None of us are able to achieve success without some help along the way. Is there a particular person who you are grateful towards who helped get you to where you are? Can you share a story about that?
There have been many people who have influenced my life. Many in a way you may not think; as with everyone, there have been people in my life that didn’t necessarily exhibit hallmark leadership, and yet they shaped me in a profound way…mostly how I would not want to be treated.
However, the most significant role in shaping my life would be my father. He was a man of few words, but he was very character-driven. He had strong boundaries and made no apologies for his exceptionally high standards. One of his biggest lessons: he didn’t talk much about standards, he lived them. He more clearly communicated with resolve with his actions than anything he could have said. I learned two lessons that have stayed with me all my life; 1) the power of relationships and 2) character. A lesser skilled, yet committed person of character is far more valuable than the smartest employee. Character is what you do when no one is watching — that is a telltale sign of who you are as a person.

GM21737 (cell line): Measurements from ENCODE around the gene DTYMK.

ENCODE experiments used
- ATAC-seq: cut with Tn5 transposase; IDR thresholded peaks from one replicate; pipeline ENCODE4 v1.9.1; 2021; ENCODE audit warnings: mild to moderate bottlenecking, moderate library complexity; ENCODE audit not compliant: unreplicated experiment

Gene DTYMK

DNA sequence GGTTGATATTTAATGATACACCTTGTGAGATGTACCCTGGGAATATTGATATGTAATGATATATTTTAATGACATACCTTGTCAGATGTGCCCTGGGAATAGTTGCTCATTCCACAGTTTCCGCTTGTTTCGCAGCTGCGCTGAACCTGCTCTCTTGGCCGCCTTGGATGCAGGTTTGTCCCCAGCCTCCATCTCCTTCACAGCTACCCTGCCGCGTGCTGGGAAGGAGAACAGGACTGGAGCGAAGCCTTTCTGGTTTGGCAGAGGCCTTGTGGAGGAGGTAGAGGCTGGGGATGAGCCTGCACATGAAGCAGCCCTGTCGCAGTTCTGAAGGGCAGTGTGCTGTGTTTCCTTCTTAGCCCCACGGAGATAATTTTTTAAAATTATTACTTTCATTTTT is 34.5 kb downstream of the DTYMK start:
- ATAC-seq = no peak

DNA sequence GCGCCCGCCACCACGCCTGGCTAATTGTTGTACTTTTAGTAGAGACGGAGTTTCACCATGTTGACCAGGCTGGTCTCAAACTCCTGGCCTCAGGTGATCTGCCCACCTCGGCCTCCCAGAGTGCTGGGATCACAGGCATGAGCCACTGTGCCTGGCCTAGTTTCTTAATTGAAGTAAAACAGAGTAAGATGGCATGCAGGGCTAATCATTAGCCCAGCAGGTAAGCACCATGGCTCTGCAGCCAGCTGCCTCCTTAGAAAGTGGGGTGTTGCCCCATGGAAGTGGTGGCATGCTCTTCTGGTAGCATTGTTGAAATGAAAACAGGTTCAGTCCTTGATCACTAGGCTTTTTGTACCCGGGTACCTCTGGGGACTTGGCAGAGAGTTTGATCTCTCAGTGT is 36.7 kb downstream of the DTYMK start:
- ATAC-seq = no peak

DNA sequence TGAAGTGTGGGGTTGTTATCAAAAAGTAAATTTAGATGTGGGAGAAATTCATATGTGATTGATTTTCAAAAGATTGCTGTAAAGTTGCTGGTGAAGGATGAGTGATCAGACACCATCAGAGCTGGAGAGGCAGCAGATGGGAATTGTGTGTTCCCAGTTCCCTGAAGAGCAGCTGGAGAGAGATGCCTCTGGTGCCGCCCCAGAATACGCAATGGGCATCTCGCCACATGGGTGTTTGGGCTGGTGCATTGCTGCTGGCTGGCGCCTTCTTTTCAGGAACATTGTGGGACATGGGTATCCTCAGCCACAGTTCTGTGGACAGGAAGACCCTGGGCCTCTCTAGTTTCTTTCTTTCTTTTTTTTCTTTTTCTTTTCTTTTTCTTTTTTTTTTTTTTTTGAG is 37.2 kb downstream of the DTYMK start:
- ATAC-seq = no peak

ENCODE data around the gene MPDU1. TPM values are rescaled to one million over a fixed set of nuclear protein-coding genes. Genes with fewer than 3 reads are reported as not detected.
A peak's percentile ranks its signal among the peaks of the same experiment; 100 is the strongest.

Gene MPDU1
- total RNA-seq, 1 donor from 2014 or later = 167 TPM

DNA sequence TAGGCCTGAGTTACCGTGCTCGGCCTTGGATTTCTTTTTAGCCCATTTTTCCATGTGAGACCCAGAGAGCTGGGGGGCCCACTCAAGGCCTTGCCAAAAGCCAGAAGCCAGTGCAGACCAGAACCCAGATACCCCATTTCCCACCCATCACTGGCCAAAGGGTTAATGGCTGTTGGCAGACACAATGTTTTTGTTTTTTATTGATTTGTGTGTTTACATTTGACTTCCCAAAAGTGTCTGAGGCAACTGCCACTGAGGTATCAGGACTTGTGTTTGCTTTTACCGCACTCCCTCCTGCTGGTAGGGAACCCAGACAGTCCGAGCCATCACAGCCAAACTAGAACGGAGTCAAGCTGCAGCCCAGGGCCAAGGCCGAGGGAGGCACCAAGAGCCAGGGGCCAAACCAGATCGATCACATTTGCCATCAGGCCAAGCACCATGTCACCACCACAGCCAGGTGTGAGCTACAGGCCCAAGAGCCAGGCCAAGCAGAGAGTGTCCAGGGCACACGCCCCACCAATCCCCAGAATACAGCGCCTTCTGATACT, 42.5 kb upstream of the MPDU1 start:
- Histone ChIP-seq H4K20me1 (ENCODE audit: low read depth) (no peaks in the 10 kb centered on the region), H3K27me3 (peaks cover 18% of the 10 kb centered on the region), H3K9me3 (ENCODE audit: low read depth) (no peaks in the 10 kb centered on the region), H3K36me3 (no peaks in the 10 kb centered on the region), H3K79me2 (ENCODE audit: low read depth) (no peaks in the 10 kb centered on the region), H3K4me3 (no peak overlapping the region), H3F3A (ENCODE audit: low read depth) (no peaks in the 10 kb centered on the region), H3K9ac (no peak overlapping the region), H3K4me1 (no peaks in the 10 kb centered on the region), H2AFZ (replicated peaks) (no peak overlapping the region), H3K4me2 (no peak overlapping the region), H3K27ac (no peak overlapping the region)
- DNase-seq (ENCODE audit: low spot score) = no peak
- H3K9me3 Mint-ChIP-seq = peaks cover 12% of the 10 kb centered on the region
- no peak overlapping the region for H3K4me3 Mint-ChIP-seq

What advice would you suggest to your colleagues in your industry to thrive and avoid burnout?
Don’t take your work or yourself too seriously. One who takes himself too seriously has been caught up in the trap of image. The impression you want to leave with others is a huge trap — when you take yourself too seriously, it means there is an image portrayal you are too concerned with. If you can laugh at stupid mistakes, then you’re okay with who you are.
What advice would you give to other leaders about how to create a fantastic work culture?
People look to leaders to take their cues on how to work, how to play, and how to experience the organization. Work culture is a product of the leader’s character more than anything. There is a lot written about culture, employee engagement, the most important thing that it comes down to is — character of the leader. The leader does more to set the cultural tone and tone of employee engagement than anything else. As the leader goes, so goes the organization.
Ok thank you for all that. Now let’s move to the main focus of our interview. Mental health is often looked at in binary terms; those who are healthy and those who have mental illness. The truth, however, is that mental wellness is a huge spectrum. Even those who are “mentally healthy” can still improve their mental wellness. From your experience or research, what are five steps that each of us can take to improve or optimize our mental wellness. Can you please share a story or example for each.